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Ester v. Industrial Com.

SUPREME COURT OF ILLINOIS.


OPINION FILED APRIL 1, 1971.

JOHN ESTER, JR., APPELLEE,

v.

THE INDUSTRIAL COMMISSION ET AL. — (CITY OF CHICAGO, APPELLANT.)

APPEAL from the Circuit Court of Cook County; the Hon. EDWARD F. HEALY, Judge, presiding.

MR. JUSTICE SCHAEFER DELIVERED THE OPINION OF THE COURT:

This is an appeal from a judgment of the circuit court of Cook County confirming in part and setting aside in part a decision of the Industrial Commission. An arbitrator for the Commission found that the employee, John Ester, Jr., was entitled to $51 per week for a period of 10 weeks for temporary total incapacity under section 8(b) of the Workmen's Compensation Act (Ill. Rev. Stat. 1963, ch. 48, par. 138.8(b)), plus $51 per week for a further period of 60 weeks for a 30% permanent loss of his right leg under section 8(e). (Ill. Rev. Stat. 1963, ch. 48, par. 138.8(e).) The Commission affirmed the arbitrator's decision under section 8(b), but set aside his finding under section 8(e) and instead found a 15% permanent loss of use of the right leg entitling Ester to compensation for only an additional 30 weeks. On writ of certiorari, the circuit court of Cook County likewise confirmed the award of 10 weeks compensation for temporary total incapacity, but set aside the Commission's finding on the extent of permanent loss of use and reinstated the arbitrator's 30% finding. The employer, the City of Chicago, has appealed the circuit court's decision under section 8(e), and the employee has cross-appealed claiming that the court erroneously confirmed the Commission's award under section 8(b). 43 Ill.2d R. 303.

On the date of the injury, March 26, 1965, Ester had been employed for six to eight weeks as a tree trimmer for the City of Chicago, and was trimming a tree on Kostner Avenue in Chicago. As he pulled on a branch while standing on the ground, he slipped on the ice and fell against the curb — his right hip region striking against both the curb and a "big ice pack." He finished the day's work since "we were almost breaking." He appeared for work the next day, but found that he "couldn't hardly make it," and decided to see the City's doctor. He was examined, given a heating pad treatment, and returned to work that afternoon. He apparently continued to work at least part time for several days. At the time of the accident, he was 37 years old, single and had no children under 18 years of age.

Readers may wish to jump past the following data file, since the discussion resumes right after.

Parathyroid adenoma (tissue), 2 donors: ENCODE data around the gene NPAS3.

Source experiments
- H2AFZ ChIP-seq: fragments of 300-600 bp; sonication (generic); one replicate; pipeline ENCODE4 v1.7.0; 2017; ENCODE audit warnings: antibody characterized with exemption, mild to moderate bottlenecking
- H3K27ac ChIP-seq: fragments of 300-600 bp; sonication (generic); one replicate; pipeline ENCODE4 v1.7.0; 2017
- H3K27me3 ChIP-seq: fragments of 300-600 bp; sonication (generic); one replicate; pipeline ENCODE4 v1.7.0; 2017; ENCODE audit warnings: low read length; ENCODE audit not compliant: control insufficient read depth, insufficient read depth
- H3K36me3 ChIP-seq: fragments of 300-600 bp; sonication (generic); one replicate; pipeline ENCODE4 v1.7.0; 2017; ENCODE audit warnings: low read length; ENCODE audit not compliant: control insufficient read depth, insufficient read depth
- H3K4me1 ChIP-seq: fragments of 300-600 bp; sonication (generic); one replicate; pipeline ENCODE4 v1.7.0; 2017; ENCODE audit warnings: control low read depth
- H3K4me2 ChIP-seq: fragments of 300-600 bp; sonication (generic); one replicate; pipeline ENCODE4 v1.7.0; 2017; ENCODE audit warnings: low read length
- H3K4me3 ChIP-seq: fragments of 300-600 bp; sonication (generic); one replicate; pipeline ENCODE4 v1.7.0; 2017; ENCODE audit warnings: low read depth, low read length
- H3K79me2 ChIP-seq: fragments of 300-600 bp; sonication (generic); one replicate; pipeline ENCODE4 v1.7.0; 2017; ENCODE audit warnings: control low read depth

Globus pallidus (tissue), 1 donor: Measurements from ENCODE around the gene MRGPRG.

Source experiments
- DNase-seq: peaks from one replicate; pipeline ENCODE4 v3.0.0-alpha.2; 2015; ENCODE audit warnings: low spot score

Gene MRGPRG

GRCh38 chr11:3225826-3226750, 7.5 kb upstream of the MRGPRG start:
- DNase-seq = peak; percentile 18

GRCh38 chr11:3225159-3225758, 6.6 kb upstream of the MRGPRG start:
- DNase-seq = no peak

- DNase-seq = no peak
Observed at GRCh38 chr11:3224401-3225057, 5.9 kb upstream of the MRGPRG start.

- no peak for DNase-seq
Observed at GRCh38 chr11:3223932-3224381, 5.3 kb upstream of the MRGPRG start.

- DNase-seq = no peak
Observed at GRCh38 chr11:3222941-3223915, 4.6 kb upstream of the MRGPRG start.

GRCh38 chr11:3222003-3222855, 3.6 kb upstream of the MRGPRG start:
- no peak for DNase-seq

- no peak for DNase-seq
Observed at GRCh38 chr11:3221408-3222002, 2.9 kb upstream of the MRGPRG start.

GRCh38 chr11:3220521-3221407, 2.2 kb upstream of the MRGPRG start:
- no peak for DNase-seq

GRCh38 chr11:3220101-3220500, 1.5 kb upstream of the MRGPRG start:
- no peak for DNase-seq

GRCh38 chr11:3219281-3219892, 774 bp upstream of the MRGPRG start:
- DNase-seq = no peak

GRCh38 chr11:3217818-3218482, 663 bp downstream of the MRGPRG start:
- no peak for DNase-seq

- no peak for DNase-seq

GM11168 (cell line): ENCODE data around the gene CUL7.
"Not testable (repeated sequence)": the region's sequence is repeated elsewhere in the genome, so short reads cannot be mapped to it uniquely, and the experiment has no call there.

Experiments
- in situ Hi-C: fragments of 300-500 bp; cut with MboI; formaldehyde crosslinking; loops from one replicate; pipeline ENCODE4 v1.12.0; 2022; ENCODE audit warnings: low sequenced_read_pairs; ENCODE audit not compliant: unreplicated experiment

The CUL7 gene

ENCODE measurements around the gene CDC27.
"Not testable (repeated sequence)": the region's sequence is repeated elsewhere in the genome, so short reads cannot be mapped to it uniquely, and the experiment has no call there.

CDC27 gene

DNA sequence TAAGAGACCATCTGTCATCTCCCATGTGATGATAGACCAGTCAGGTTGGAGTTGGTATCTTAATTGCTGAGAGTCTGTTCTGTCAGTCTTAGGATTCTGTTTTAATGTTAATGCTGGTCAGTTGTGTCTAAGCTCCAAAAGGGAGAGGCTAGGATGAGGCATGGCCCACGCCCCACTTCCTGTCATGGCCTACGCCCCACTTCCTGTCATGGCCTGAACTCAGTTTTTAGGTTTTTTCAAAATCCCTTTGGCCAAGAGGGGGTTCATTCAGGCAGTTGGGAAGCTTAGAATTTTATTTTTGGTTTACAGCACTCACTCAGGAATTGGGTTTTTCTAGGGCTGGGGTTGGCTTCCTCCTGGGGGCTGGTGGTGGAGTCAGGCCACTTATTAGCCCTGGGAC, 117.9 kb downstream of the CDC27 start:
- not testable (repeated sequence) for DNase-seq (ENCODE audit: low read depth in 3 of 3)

At the hearing before the arbitrator, Ester testified at length, and five medical reports were introduced into evidence. The parties stipulated that all the requirements of the Act had been met, and that the only questions in dispute were the amount of temporary total incapacity and the nature and extent of the injury.

After the arbitrator made his award, both parties filed petitions for review, the employer claiming that the award was excessive and the employee arguing that it was "grossly inadequate." The case was submitted on the record, and the Commission agreed that Ester was entitled to 10 weeks compensation for temporary total incapacity, but reduced his recovery under section 8(e) because "the injury resulted in the permanent and complete loss of use of the right leg to the extent of 15% thereof."